21 April, 2015- Minister O’Sullivan launches BeLonG To’s Stand Up! Awareness Week Against Homophobic and Transphobic Bullying

Check Against Delivery

I am very pleased to be launching the Stand Up! Awareness Week for 2015 this evening in the United Arts Club in the heart of Georgian Dublin. I would like to thank David and Carol-Anne for their very kind invitation. 

The annual Stand Up! Awareness Week has become an increasingly important event for supporting LGBT students. It helps raise awareness of LGBT issues in our schools and elsewhere. It encourages everyone to stand together against homophobic and transphobic bullying. 

I am delighted to see so many young people who have taken the time out of their hectic schedules to come here this evening to stand up to bullying. I am also pleased to see that Stand Up! 2015 is being supported by a range of education partners and youth sector organisations.   

Any form of bullying can have a devastating effect on the lives of young people. It can be a particularly acute problem for young LGBT people. Growing away from childhood can present difficulties and be a time of self-searching and nobody should have the added struggle of living in fear of prejudice or discrimination. It is important that we take all necessary steps to protect young people from bullying at this vulnerable point in their lives.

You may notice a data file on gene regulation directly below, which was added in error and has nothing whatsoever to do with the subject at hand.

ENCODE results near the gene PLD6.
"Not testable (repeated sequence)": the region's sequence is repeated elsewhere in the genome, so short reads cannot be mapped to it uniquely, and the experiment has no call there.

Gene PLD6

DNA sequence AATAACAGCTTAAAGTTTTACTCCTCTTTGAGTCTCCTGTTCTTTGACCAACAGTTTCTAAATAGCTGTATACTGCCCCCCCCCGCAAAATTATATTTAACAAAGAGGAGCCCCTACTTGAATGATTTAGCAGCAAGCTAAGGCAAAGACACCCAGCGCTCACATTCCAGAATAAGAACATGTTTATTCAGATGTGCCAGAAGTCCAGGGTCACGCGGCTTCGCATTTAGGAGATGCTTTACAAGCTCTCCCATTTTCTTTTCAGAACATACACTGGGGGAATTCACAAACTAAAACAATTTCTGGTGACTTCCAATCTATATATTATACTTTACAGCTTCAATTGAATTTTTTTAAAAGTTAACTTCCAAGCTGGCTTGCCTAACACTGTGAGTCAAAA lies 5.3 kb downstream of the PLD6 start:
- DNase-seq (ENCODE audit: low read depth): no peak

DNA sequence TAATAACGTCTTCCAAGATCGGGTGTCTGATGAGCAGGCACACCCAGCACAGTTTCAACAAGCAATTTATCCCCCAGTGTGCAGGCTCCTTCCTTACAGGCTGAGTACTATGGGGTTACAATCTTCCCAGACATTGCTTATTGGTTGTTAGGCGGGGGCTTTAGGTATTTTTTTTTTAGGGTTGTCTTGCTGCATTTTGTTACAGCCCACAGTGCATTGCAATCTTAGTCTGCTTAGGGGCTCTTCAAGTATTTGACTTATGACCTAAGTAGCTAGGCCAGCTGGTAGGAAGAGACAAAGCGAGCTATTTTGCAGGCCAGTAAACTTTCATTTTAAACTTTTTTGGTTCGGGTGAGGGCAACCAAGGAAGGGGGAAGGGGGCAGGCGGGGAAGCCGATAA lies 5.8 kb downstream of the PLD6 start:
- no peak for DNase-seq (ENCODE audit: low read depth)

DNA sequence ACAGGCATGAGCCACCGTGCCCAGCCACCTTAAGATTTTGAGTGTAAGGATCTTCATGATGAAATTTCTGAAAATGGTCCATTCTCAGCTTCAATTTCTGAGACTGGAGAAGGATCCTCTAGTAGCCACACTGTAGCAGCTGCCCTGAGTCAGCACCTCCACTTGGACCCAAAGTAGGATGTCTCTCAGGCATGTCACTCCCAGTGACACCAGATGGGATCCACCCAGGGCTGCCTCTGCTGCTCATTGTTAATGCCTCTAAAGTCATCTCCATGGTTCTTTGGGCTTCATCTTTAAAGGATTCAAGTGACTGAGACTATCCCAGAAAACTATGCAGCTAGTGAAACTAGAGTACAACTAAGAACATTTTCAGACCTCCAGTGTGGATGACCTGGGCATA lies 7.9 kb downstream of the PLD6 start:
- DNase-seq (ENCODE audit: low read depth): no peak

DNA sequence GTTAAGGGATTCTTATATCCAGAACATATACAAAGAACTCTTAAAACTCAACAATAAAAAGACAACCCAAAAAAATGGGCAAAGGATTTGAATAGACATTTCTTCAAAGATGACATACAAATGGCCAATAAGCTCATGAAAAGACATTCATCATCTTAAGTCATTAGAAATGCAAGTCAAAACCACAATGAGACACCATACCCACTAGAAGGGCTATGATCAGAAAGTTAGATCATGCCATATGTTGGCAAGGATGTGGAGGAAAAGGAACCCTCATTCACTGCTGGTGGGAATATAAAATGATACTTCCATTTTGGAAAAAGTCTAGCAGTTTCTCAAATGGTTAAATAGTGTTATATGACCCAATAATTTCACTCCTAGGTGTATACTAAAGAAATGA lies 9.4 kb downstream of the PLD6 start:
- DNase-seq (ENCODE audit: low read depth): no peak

Stand Up! is playing a key role here and that is why I am pleased to confirm this evening that my Department will be providing funding to support the 2015 campaign. This is the third year that my Department has supported Stand Up! It plays such an important role in tackling homophobic and transphobic bullying in our schools.